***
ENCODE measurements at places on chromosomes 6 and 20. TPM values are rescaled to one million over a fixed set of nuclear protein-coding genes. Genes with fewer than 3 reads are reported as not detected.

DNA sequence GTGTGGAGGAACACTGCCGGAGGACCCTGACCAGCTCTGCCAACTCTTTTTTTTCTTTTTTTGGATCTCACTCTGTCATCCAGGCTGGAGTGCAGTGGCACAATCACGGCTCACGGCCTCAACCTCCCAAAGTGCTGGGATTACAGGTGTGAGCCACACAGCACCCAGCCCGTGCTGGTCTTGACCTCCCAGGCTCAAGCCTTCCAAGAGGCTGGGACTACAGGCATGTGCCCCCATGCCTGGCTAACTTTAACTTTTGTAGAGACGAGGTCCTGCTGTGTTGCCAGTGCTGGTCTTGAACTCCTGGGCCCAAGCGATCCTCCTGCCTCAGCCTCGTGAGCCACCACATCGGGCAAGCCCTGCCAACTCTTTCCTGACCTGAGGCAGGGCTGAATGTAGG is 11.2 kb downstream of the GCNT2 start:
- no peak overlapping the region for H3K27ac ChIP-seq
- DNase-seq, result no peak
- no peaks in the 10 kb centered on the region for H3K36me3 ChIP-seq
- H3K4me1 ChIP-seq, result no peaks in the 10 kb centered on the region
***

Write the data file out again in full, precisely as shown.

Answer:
ENCODE measurements at places on chromosomes 6 and 20. TPM values are rescaled to one million over a fixed set of nuclear protein-coding genes. Genes with fewer than 3 reads are reported as not detected.

DNA sequence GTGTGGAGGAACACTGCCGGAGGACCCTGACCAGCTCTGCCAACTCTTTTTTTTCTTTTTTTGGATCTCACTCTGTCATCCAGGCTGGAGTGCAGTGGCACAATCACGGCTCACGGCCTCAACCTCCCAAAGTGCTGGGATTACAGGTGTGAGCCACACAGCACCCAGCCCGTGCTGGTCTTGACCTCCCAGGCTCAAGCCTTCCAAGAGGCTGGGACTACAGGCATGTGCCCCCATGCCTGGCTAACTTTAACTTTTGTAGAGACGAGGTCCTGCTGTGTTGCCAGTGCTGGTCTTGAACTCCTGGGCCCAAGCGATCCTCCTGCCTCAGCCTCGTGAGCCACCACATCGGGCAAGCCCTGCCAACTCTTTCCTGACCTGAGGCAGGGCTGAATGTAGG is 11.2 kb downstream of the GCNT2 start:
- no peak overlapping the region for H3K27ac ChIP-seq
- DNase-seq, result no peak
- no peaks in the 10 kb centered on the region for H3K36me3 ChIP-seq
- H3K4me1 ChIP-seq, result no peaks in the 10 kb centered on the region